Messy play

This can be used to distract a child from pain, for example, after surgery. Manipulating dough or slime can be very calming.

Make believe toys

These can work very well with younger children who can use them to act out a story during the procedure. For instance, hand or finger puppets, dolls, soft toys or toy cars can all be used.


Older children and teenagers may prefer to talk through the procedure as it happens, or otherwise just talk about things that interest them. By concentrating on carrying out the conversation, their mind might be distracted from the procedure itself.

Guided imagery is another distraction technique used to give the child an element of choice and control.

During the procedure

Once your child has decided which type of distraction therapy to use, we will start. During the procedure it is very important we are the only one trying to distract your child. If other people are also trying to distract your child, it will take his or her concentration away from us.

After the procedure, we will discuss with you and the team, the type of distraction therapy used and whether it has worked or not. This will be useful for planning future procedures.

What happens if distraction therapy does not work?

Distraction therapy does not work for every child. If a particular type of distraction therapy does not work for your child, we can suggest alternative types.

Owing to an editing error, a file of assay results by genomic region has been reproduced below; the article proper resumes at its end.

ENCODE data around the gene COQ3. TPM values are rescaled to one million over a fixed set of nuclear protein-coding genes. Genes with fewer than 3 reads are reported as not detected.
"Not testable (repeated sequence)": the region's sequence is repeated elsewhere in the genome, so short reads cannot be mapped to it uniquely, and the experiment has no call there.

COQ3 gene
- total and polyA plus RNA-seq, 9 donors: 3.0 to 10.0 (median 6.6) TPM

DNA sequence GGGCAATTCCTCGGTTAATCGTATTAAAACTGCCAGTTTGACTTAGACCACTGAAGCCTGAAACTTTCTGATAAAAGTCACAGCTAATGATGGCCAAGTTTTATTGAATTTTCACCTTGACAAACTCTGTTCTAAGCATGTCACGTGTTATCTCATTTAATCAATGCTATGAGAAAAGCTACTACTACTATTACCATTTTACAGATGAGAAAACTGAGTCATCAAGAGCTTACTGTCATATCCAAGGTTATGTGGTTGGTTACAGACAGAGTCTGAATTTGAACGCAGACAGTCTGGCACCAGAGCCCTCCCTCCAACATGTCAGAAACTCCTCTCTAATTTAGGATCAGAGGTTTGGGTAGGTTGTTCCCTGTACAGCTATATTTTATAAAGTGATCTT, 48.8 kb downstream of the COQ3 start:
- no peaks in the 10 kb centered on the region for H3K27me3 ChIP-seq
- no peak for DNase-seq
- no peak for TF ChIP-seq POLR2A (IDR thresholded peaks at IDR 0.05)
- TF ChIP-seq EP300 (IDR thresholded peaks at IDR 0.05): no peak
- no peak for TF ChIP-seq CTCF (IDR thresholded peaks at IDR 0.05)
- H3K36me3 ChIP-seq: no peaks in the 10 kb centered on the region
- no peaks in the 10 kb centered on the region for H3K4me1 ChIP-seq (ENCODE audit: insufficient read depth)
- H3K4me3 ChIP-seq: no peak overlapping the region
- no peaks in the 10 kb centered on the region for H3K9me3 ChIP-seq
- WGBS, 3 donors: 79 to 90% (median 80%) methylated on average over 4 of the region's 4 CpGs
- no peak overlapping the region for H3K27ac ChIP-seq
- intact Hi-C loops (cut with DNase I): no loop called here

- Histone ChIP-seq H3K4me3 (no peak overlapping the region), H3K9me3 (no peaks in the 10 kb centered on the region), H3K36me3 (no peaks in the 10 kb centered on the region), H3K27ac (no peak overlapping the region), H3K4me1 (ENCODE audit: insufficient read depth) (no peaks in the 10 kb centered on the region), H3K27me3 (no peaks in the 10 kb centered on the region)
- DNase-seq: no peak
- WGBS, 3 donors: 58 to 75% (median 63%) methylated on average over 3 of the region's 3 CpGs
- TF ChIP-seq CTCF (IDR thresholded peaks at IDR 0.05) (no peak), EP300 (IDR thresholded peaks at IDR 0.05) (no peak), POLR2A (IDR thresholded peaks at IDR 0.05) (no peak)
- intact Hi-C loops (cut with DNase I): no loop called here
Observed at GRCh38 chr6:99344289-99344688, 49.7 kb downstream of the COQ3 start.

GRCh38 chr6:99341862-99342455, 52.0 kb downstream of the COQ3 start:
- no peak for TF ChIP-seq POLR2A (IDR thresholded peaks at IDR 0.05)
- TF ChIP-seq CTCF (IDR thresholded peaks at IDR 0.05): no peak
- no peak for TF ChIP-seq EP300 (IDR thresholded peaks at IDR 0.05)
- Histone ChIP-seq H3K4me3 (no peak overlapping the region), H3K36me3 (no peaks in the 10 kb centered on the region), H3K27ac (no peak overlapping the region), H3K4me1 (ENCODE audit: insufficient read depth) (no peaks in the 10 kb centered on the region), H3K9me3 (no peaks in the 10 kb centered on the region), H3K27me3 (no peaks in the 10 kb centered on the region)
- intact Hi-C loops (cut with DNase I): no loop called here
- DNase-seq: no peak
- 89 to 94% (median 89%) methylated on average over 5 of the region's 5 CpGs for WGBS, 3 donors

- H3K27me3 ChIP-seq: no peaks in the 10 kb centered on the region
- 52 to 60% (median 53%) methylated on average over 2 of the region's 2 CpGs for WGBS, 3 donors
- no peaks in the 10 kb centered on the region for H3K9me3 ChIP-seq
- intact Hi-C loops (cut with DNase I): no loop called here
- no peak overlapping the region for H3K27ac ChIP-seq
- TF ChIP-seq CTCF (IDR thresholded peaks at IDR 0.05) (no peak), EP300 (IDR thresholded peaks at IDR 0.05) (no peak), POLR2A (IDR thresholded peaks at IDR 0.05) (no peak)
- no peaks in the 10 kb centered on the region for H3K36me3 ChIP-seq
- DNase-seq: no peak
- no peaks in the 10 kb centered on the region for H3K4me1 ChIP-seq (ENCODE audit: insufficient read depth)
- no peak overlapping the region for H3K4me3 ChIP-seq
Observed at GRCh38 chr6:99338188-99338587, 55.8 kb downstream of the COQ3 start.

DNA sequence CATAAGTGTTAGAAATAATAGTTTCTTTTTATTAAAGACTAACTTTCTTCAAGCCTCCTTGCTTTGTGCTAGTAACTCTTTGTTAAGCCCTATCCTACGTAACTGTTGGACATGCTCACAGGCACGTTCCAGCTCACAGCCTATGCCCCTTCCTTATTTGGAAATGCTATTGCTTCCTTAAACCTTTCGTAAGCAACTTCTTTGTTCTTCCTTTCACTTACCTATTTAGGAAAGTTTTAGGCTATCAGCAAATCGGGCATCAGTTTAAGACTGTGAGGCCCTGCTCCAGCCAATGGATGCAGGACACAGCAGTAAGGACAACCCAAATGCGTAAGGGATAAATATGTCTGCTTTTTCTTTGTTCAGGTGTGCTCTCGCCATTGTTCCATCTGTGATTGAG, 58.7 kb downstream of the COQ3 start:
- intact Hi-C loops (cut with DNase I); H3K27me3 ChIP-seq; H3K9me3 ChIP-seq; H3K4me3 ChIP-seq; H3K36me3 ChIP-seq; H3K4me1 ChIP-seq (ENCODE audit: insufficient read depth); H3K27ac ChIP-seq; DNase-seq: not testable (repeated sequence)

Some children cannot take their mind off the procedure, no matter what else is happening around them, in which case, a different approach needs to be used.

It can help to ask your child before the procedure to plan what they would like to do when it has finished. The child can then try to focus on that, for example, a trip to the shops, during the procedure, which may help take their mind off what is happening. If this method is used, it is very important your child is able to do what he or she planned, or this may make the situation worse for the next procedure.

‘Time out’, preferably away from the treatment area, will give your child a chance to calm down before trying distraction again.

How can I help?

You can help by supporting us during distraction. If you are worried about the procedure, for instance, if you are worried about needles, it can help you to focus on the distraction too. If you think you may be too upset to help, sometimes it is better that you are not in the room when the procedure is happening.

After the procedure, your child will need lots of praise. Even if he or she was still distressed, focus on one aspect that your child did well.

It also helps us if you tell us about any techniques that have worked well previously so that we can focus on these for future appointments.

Can I use distraction therapy at home?

Yes, you can. Distraction therapy can be very useful if your child needs to have treatment at home or even before visits to the dentist or other stressful events. Talk to your play specialist and watch him or her during distraction. He or she will be able to suggest ways you can incorporate distraction therapy into future hospital visits.

Compiled by: 
The Play Department in collaboration with the Child and Family Information Group.
Last review date: 
July 2016


Please note this is a generic GOSH information sheet. If you have specific questions about how this relates to your child, please ask your doctor. Please note this information may not necessarily reflect treatment at other hospitals.